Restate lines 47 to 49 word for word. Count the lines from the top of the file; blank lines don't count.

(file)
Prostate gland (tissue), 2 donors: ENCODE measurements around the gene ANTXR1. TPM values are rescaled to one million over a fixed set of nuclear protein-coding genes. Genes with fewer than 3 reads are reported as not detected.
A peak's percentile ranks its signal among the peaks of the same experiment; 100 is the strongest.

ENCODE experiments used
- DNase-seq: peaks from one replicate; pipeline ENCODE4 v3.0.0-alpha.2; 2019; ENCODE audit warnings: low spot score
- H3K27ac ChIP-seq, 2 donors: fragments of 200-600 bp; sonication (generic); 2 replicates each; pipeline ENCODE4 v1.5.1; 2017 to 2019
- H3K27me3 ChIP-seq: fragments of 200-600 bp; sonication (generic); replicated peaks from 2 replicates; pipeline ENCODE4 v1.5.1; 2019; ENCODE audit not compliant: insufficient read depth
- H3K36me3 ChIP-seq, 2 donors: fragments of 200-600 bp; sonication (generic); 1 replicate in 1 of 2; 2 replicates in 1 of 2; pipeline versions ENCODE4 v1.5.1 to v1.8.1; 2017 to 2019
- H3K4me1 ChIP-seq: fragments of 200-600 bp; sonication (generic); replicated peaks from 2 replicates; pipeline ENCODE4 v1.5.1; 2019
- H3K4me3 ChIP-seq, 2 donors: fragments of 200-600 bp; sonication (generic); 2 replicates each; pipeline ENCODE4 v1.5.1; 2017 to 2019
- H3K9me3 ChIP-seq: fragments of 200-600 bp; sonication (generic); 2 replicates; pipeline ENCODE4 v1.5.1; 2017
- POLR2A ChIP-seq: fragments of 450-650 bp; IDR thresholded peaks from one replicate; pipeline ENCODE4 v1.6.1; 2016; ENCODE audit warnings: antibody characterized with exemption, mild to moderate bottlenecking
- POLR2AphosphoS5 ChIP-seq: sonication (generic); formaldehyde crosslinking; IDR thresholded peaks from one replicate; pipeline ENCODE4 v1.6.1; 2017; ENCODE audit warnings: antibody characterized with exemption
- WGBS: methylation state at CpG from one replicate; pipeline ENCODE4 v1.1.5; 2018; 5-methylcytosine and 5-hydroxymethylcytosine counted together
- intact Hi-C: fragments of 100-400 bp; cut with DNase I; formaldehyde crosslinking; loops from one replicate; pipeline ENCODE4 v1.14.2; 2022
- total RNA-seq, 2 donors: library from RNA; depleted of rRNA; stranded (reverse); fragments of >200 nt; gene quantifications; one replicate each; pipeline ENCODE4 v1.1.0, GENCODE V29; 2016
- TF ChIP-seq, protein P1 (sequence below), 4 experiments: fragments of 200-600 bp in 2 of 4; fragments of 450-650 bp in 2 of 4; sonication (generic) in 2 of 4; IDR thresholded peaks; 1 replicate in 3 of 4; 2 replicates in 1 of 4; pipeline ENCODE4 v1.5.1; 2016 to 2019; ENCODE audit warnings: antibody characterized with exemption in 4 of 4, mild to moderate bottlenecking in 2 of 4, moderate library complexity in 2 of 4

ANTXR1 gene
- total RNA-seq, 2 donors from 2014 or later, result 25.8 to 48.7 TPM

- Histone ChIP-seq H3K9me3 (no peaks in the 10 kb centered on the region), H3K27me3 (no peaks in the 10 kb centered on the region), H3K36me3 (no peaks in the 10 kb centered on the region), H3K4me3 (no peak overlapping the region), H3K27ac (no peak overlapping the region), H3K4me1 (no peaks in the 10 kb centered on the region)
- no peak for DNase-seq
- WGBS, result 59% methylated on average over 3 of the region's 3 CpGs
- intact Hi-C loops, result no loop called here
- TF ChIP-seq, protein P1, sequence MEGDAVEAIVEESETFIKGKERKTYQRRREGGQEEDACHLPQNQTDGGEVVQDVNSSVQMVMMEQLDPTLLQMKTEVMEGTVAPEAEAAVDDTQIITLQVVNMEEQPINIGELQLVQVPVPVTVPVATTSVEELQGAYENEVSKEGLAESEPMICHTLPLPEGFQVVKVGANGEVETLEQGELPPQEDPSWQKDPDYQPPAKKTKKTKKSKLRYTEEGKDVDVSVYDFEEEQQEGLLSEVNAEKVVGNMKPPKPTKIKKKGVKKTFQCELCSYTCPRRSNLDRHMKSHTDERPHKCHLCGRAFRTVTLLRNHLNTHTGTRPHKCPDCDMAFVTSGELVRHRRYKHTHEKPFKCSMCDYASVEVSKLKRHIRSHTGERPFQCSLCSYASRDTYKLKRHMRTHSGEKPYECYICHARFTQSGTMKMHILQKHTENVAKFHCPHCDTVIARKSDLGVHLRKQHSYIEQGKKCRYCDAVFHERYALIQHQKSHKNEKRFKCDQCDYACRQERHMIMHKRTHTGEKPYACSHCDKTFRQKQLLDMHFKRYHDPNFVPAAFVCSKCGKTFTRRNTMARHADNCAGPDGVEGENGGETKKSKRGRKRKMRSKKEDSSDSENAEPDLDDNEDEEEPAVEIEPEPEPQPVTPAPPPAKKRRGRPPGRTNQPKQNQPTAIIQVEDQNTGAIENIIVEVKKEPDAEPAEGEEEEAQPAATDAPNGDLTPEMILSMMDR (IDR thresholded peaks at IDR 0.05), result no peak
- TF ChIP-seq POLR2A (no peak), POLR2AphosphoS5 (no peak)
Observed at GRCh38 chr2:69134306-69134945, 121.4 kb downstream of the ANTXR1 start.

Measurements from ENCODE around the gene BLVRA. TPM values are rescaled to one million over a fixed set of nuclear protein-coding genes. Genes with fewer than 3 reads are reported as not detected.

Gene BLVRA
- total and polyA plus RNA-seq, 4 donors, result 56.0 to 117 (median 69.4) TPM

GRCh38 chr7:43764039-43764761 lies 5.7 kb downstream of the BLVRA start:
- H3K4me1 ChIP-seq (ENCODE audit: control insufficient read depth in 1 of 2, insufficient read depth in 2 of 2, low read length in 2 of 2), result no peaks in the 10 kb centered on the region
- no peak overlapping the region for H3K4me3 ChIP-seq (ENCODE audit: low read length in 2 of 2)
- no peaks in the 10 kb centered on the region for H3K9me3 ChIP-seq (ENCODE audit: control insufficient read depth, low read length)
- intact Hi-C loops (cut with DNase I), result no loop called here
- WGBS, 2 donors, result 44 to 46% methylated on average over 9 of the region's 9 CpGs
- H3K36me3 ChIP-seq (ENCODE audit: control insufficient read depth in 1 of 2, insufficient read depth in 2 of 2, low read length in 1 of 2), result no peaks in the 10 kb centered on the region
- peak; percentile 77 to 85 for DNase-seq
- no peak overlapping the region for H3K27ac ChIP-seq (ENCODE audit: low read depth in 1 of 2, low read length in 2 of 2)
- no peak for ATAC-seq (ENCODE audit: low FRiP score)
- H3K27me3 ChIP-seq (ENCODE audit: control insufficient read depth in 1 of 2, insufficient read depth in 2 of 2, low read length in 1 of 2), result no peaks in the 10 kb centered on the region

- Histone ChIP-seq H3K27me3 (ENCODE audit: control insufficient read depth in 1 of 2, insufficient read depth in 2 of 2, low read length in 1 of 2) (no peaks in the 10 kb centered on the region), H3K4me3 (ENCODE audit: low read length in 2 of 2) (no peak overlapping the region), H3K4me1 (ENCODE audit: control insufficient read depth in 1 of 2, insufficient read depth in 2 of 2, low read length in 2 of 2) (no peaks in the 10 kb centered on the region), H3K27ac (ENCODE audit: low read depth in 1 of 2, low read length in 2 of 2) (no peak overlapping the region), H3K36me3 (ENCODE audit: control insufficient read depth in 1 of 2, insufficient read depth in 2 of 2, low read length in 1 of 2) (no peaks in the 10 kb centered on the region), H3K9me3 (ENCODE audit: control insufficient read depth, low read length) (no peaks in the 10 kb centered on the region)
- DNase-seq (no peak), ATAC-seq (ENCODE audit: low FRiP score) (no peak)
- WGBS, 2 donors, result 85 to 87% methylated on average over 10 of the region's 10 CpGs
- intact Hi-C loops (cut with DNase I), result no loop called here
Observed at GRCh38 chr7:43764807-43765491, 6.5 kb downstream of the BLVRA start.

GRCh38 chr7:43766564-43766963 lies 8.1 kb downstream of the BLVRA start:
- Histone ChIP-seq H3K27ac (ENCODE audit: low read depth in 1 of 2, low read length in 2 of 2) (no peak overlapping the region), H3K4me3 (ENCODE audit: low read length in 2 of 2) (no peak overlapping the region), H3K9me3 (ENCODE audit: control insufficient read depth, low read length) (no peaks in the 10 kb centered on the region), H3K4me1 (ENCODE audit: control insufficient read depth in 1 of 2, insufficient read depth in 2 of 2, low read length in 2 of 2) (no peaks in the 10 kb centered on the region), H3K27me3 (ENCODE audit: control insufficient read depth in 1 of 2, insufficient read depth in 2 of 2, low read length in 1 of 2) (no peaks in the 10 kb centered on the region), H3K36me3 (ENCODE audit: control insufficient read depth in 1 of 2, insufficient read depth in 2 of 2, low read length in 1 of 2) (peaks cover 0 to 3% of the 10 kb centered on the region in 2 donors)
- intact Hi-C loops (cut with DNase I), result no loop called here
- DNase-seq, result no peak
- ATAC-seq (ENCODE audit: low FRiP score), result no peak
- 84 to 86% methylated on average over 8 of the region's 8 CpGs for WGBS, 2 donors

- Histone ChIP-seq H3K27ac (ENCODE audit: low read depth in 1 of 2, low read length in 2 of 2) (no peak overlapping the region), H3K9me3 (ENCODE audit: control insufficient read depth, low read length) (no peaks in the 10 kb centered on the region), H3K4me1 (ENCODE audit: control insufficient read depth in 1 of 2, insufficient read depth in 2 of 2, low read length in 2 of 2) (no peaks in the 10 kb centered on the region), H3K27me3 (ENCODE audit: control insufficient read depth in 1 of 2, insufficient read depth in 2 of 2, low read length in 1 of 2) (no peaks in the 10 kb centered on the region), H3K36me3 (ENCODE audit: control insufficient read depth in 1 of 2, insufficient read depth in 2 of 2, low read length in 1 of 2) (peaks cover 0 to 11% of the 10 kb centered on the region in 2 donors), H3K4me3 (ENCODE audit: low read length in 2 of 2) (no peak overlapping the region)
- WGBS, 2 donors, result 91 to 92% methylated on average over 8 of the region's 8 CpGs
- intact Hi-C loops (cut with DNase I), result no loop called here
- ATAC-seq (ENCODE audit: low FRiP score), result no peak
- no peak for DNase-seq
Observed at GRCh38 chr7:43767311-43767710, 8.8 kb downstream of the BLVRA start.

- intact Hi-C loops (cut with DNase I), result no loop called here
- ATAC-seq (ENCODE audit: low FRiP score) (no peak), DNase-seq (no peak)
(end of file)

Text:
- intact Hi-C loops (cut with DNase I), result no loop called here
- DNase-seq, result no peak
- ATAC-seq (ENCODE audit: low FRiP score), result no peak